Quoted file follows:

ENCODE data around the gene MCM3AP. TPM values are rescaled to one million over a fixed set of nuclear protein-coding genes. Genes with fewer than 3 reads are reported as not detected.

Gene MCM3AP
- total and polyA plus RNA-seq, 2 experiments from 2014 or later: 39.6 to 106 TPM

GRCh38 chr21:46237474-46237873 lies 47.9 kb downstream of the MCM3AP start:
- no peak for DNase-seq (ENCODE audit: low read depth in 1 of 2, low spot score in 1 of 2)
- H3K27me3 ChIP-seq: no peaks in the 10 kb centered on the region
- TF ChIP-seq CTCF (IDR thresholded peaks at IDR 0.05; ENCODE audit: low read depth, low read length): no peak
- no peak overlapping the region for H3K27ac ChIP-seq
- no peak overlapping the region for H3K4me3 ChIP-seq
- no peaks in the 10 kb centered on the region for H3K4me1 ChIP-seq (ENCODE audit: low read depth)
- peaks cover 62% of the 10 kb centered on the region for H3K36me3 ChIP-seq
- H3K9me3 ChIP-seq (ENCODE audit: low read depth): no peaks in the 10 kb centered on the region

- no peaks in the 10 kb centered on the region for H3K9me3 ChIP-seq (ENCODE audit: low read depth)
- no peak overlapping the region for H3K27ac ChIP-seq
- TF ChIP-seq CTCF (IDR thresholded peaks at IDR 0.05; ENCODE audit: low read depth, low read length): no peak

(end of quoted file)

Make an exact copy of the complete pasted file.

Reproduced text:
ENCODE data around the gene MCM3AP. TPM values are rescaled to one million over a fixed set of nuclear protein-coding genes. Genes with fewer than 3 reads are reported as not detected.

Gene MCM3AP
- total and polyA plus RNA-seq, 2 experiments from 2014 or later: 39.6 to 106 TPM

GRCh38 chr21:46237474-46237873 lies 47.9 kb downstream of the MCM3AP start:
- no peak for DNase-seq (ENCODE audit: low read depth in 1 of 2, low spot score in 1 of 2)
- H3K27me3 ChIP-seq: no peaks in the 10 kb centered on the region
- TF ChIP-seq CTCF (IDR thresholded peaks at IDR 0.05; ENCODE audit: low read depth, low read length): no peak
- no peak overlapping the region for H3K27ac ChIP-seq
- no peak overlapping the region for H3K4me3 ChIP-seq
- no peaks in the 10 kb centered on the region for H3K4me1 ChIP-seq (ENCODE audit: low read depth)
- peaks cover 62% of the 10 kb centered on the region for H3K36me3 ChIP-seq
- H3K9me3 ChIP-seq (ENCODE audit: low read depth): no peaks in the 10 kb centered on the region

- no peaks in the 10 kb centered on the region for H3K9me3 ChIP-seq (ENCODE audit: low read depth)
- no peak overlapping the region for H3K27ac ChIP-seq
- TF ChIP-seq CTCF (IDR thresholded peaks at IDR 0.05; ENCODE audit: low read depth, low read length): no peak